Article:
Those gray vanities were both by Fairmont Designs. There were four vanities I liked: Framingham, Smithfield, Rustic Chic, and Charlottesville (no kidding!). The difference between the Framingham and Smithfield seem to be in the legs (counter and sinks are ordered separately).

Framingham

Smithfield

Rustic Chic (what a name)

Charlottesville

I loved these options and the prices weren't bad, either. However, towards the end of the conversation, the rep told me that all of these are imports. There's a sustainability statement on the Fairmont website, but no specific information about the country of origin.

The rep said that Kohler is making their vanities in Missouri, but other than that, almost everything is being imported.

I don't abhor imports, but it definitely puts these vanities in the same realm as all the ones I was seeing online from sources like Wayfair and Build.com or at the big box hardware stores. I'm so confused!



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Friday, March 13, 2015

From the Hoop: Home Edition

I can't believe I haven't shared any embroidery projects since December! Today, I thought I'd share some of the home projects I've done in recent months. I think linens and blankets have become my favorite things to monogram. I usually get to go big and bold with the designs.

Many of the items I'm working on are from Sferra, one of my favorite companies for luxury bed linens and blankets. Locally, you can get everything Sferra makes at Folly Home Furnishings. If a size or color isn't in the store, they can usually get it in within a couple days, which I found out when I was working on a photoshoot for a new wedding venue and needed good quality, peach napkins. Sferra's hemstitched napkins come in a rainbow of colors and Folly was able to have them for me in two or three days.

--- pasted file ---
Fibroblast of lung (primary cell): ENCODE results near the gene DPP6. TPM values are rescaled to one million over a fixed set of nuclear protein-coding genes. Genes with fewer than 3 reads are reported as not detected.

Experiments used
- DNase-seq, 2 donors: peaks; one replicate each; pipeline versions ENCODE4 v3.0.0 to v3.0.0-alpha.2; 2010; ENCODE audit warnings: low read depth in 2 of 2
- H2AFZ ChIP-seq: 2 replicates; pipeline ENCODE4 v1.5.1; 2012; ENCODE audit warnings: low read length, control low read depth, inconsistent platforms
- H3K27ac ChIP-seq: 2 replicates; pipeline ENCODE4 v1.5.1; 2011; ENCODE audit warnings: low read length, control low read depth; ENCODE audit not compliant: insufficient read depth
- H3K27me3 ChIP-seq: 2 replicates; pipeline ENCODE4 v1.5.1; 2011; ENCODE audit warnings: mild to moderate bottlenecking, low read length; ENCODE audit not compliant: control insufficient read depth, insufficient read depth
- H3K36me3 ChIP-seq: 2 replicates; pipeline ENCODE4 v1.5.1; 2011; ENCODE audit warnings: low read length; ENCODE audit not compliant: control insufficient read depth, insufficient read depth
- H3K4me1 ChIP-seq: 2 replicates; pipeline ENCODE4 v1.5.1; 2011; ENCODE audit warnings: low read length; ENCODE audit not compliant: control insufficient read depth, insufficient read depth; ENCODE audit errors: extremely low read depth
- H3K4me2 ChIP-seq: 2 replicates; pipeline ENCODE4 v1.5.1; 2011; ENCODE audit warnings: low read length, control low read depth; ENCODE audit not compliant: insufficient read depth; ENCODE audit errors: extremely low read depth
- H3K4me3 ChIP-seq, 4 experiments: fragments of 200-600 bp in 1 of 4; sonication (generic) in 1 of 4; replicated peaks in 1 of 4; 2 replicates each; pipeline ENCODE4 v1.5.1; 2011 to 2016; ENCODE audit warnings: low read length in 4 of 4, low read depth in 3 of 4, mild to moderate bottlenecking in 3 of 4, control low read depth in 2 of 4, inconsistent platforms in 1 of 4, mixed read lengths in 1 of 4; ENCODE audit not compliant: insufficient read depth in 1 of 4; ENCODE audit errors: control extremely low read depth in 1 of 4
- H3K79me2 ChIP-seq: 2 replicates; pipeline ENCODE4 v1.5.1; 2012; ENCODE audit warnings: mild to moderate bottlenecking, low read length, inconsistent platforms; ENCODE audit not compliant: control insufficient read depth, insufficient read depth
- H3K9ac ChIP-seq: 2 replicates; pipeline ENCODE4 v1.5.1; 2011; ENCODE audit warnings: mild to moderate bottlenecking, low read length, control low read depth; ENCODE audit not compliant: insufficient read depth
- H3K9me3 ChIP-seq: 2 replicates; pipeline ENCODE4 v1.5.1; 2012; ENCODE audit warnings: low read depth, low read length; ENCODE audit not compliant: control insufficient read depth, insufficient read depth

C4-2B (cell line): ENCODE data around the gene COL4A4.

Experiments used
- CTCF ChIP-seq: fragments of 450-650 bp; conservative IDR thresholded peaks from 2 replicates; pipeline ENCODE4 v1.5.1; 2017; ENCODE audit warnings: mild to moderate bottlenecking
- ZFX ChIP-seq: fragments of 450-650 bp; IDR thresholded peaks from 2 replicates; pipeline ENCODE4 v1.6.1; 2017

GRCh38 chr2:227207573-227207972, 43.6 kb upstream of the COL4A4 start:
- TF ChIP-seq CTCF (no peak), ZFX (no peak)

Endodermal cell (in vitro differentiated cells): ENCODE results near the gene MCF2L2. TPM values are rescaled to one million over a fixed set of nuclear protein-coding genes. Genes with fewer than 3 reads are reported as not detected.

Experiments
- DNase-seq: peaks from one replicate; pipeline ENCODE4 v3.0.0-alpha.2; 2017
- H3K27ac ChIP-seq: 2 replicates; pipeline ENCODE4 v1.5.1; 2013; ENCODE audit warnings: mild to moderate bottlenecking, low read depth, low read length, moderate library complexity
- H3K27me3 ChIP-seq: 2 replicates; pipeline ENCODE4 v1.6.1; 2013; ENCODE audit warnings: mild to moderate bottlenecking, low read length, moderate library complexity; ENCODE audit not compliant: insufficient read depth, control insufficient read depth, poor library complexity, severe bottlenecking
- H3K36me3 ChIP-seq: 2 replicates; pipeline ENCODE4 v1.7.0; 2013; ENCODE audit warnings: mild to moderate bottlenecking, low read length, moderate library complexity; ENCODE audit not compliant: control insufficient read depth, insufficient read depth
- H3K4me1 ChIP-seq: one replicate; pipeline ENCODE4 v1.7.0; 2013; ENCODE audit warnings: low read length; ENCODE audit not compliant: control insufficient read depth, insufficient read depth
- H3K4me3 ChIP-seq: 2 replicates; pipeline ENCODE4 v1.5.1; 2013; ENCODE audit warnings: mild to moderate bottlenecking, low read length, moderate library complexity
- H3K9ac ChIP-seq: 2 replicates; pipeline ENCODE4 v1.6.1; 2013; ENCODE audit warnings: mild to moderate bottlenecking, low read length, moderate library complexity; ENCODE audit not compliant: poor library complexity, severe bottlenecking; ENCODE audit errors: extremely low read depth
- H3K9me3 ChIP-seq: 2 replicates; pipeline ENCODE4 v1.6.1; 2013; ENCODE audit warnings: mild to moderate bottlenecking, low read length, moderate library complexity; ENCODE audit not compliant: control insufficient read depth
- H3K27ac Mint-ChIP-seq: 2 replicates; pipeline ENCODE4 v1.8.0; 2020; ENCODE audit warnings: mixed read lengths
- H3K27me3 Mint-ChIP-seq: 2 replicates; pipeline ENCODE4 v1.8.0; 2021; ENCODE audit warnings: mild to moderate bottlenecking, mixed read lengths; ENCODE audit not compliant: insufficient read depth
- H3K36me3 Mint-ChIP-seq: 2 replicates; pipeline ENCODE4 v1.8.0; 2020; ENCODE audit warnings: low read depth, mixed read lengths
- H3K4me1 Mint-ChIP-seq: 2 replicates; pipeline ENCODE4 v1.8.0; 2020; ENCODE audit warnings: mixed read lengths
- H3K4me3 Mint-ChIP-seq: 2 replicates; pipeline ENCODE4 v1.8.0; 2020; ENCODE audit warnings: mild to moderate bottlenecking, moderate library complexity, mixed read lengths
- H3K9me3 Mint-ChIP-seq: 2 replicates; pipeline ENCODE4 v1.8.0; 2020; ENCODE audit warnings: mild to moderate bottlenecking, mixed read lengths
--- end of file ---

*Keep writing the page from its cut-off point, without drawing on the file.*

The photoshoot also included my first attempt at embroidering on velvet. I made runners and chair flags out of the most beautiful, green velvet (from UFab!) and added a peach monogram for The Market at Grelen, the wedding venue.


Some other Sferra items I've done include several blankets and loads of napkins. The blankets started when the ladies at Folly asked me to monogram one of their display blankets with a big, beautiful "F." I loved how it turned out and I guess others did, too! People have sent me several blankets and they all seem to way that same, beautiful script monogram on them.




I did this last one for my sister-in-law, whose living room window treatments I love because she used the fabric we used in many of the details at our wedding (Vintage Plumes by Robert Allen)!


I did a few baby blankets, too!



Sferra's napkins always stitch beautifully. I have a stack of hemstitched cocktail napkins that I've been meaning to monogram for friends (I think this is going to be a hot thing this summer!), but I haven't gotten around to it.

These were done for a holiday party (I burned the midnight oil to turn these around in less than 24 hours!):


And these dinner napkins were done for several people who gave them to others as presents over the holidays:




As always, you can follow my embroidery work on my Beloved Thread Facebook page!

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Tuesday, March 10, 2015

Found in an Old, Saved Magazine


I used to have a pretty random way of handling all of my shelter magazines. I'd flip one as soon as it arrived, then put it in a stack under my coffee table and forget about it until one day the stacks fell over. Then I'd quickly sift through the stacks and recycle almost everything except House Beautiful. I don't care who is editing House Beautiful, I enjoy the magazine. The format is nice, the features are varied, and it always has a nice mix of approachable and aspirational design.